Whole Foods Markets Inc. (WFM US) is down over 16% year to date, hitting its year to date low of $28.15 today, price levels we have not seen since August 2011. Whole Foods is off 57% from its historical high of $65.24 set it October 2013.
While Whole Food’s success has come from its dominance in the natural and organic food niche traditional mega grocers have effectively entered this high margin sector and both cut into Whole Food’s market share and premium product profit margins. With Whole Foods using promotions and a new loyalty program to entice new customers it is very wary of alienating any of their existing upscale customer base. In an attempt to expand into less upscale markets to increase its green footprint, Whole Foods has begun launching its “365” stores, a smaller and lower cost alternative which they hope will lure younger and less affluent shoppers from stores like Trader Joe’s to its brand. Whole Foods continues to look for expansion locales that target their upscale customer base they continue to look over their shoulder as both Kroger (KR US) and Wal-Mart (WMT US) are also getting on the gluten free road to new customer acquisition.
Whole Foods short interest has averaged almost $1.1 billion since 2014 but pulled back, below $1 billion, for most of 2015. After falling below $750 million by midyear 2015, short sellers came back and pushed balances back up to the $1.1 billion level by year end 2015. Short interest climbed steadily in 2016, topping out at $1.47 billion by late June after Whole Foods hit its year to date price high of $35.17 on 6/7. As Whole Foods price dropped, short sellers covered their positions to lock in their profits and short interest dropped below $1 billion by the end of August.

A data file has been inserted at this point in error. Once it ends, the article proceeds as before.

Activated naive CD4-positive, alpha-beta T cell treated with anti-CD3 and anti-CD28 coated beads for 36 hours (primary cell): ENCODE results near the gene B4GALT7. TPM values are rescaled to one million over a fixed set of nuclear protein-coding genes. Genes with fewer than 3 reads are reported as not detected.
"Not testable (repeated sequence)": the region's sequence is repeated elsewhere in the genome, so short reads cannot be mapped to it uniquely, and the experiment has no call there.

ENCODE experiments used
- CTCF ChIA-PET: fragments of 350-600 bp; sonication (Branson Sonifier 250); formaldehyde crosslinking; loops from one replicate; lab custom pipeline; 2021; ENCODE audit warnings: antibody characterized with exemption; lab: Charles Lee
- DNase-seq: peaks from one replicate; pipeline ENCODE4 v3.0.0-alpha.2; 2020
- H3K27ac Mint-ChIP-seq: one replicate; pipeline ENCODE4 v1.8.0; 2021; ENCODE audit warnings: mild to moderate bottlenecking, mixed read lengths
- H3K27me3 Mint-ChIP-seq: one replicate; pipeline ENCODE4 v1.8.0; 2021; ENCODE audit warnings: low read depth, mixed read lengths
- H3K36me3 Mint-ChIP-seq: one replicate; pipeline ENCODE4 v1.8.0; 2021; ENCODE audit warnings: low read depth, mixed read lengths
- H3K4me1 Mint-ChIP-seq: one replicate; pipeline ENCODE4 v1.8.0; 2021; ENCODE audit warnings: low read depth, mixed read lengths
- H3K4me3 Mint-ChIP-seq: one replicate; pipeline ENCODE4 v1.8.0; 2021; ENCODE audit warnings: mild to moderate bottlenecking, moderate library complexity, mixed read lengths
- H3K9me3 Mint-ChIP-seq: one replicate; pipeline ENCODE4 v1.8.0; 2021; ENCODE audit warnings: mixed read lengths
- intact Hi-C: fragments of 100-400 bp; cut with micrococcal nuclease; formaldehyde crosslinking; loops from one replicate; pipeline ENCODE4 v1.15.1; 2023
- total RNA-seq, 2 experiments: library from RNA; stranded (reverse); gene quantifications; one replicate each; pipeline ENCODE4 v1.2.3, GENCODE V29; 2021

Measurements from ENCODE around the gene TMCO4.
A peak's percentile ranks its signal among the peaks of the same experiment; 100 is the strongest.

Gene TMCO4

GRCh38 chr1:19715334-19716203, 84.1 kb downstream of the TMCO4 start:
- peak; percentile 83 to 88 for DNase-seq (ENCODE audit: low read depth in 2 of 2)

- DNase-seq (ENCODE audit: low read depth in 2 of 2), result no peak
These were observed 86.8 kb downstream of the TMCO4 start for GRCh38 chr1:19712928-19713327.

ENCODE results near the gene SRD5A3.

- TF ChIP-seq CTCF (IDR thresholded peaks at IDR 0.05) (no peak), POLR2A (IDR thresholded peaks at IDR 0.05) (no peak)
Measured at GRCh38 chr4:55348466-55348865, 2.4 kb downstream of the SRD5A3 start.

Recently we’ve seen the Blacklight Relative Short Velocity Indicator, a measure of the real-time relative change in shorting activity, begin to trend upward after over two months of a downward trajectory. Whole Foods short interest has once again topped the $1 billion level and has been comfortably over $1.1 billion over the last several days. Whole Foods is still a general collateral borrow, the easiest to borrow securities at the cheapest rates, and there are still millions of shares available to borrow.
Analysts are predicting increased competition, strained margins and a stalled economy to continue to pressure the grocer segment and same store sales for most of the grocers to be flat at best. Whole Foods full year sales are expected to drop and along with it their EPS. Whole Foods short sellers who have tasted the perfectly round unblemished apple are now coming back for another bite.
For more information on the above analysis, please contact:
Ihor Dusaniwsky, Head of Research, S3 Partners, LLC Ihor.Dusaniwsky@S3Partners.net
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